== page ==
SNARK WEEK: Costumes Brought to You by David’s Bridal


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This is a trend in the last decade or so that I wish would just stop: Putting actresses in obviously modern, obviously bridal or prom gowns. Is it out of sheer laziness? What’s the deal? It’s a step further than the usual “historical clothing looks weird so modern audiences can’t relate to it” mentality that a lot of showrunners of historical films and TV seem convinced is a major problem (I’ve always wondered why they even decide to make historical flicks if that’s the case. Just go make yet another modern rom-com or something and leave history alone).

Let’s take a look at some of the more egregious examples of this trend!


Da Vinci’s Demons (2013-2015)

Da Vinci's Demons, Clarice Orsini

They’re not even trying to hide the fact that this is a straight-up prom dress. 15th century? What’s that? Also, extra negative points for the head necklace.


War & Peace (2016)

War & Peace (2016)

Gillian Anderson’s costumes in War & Peace are almost entirely bridal couture, so you could pick nearly anything she wore in this show and it would apply. But I thought this “sexy mother of the bride” look was worth a special mention. Imagine having your new mother-in-law show up to the wedding dressed like this. *shudder*


Another example from War & Peace that actually would have made an excellent 1930s film costume, but has no business being in a film set in 1805. The dress itself is absolutely be something you would find in any bridal shop today.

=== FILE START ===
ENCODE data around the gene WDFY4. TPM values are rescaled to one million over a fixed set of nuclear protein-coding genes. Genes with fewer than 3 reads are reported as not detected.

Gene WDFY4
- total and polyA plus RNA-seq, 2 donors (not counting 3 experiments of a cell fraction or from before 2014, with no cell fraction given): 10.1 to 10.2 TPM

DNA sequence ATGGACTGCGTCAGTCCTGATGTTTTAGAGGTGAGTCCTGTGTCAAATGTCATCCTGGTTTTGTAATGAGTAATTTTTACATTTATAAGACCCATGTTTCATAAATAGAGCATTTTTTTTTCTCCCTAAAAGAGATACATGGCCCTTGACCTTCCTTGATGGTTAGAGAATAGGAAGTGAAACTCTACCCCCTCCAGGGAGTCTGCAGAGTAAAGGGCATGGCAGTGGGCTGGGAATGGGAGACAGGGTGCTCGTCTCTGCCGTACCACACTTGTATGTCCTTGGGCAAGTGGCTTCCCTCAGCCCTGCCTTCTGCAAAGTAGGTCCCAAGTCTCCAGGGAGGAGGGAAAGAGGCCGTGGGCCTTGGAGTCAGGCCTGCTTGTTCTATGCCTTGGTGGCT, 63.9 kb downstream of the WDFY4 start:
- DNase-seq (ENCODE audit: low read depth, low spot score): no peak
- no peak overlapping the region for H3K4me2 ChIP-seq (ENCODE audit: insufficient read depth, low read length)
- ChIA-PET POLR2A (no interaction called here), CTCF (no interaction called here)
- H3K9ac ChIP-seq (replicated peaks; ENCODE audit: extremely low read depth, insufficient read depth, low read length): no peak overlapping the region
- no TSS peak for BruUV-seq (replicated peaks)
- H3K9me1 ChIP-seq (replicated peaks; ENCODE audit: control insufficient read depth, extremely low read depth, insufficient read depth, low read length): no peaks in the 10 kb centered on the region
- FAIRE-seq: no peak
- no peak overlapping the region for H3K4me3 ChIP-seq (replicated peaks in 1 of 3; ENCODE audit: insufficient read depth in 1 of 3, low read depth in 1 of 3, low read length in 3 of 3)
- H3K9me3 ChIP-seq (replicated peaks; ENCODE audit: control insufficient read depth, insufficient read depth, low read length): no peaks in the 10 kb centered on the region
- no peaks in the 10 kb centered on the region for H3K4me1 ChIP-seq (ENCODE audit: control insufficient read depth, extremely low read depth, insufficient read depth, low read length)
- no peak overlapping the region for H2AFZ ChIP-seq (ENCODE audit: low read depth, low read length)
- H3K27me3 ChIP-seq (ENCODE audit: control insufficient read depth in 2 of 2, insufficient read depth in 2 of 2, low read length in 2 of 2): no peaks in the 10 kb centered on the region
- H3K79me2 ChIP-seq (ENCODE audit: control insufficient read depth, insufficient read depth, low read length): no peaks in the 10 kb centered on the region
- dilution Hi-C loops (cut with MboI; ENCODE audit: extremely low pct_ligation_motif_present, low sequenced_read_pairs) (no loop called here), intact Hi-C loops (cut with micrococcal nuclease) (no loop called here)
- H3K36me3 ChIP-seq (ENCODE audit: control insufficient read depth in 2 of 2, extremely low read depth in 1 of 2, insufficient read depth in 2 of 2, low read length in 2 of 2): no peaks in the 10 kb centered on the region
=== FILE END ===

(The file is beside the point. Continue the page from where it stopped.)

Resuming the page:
Reign (2013-2017)

This show’s entire aesthetic was based around the idea that what if Mary, Queen of Scots, was a high-school prom queen? The gowns were often beautiful, many of them pulled directly from haute couture runways, but they were just modern dresses at the end of the day.


Anna Karenina (2012)

Keira Knightley historical flicks always run the risk of falling prey to the bridal gown. In Anna Karenina, the more unhinged Anna becomes, the more always-the-bridesmaid-never-the-bride-gonna-get-shitfaced-on-champagne-at-the-reception-and-bang-a-groomsman-in-a-broom-closet her dresses get.


Pride & Prejudice (2005)

I got married in 2003. Yes, my wedding dress looked a lot like this. The ex-husband did not look anything like Matthew Macfadyen, unfortunately.


What are some other egregious examples of bridesmaid and prom dresses in historical flicks that grate on your nerves? Share them with us in the comments!




20 Responses

  1. EA Gorman

    I would wear that purple and gray gown Gillian Anderson is wearing if I could. But then again I’m not a Regency-era Countess in Russia so maybe it wouldn’t be quite as ridiculous?

  2. Susan Pola Staples

    At least Gillian Anderson’s Russian Countess isn’t a part of the Tits Out Clan. I will probably get jumped on, but I loved ever after, but in no was was Cinderella’s aka Drew Barrymore ‘s Ballgown Renaissance Francis I France. It’s gorgeous, not David’s Bridal, maybe Pnina or Zahair or Lazaro.

    • Nzie

      I think I remember a post on this blog that was generally favorable to Ever After — the fashions were mostly Italian, not French, renaissance, and of course some fantasy, but for that they were good if I recall correctly.

  3. Trudy Leonard

    Just saw King’s Daughter with horrid prom dresses on all the women. Men’s costumes were somewhat better, but were drawn from about 200+ years of menswear.

    • Nzie

      This is the one that came to mind for me–haven’t seen it but I keep seeing trailers and… no.

  4. spanielpatter14

    Gillian Anderson’s War and Peace mother-in-law outfit makes her look like she’s sizing up all the guests to pick one to take home to her boudoir; or else she’s waiting to seduce Napoleon. Guaranteed to strike fear and loathing into the hearts of young brides and bridesmaids everywhere.

    • SarahV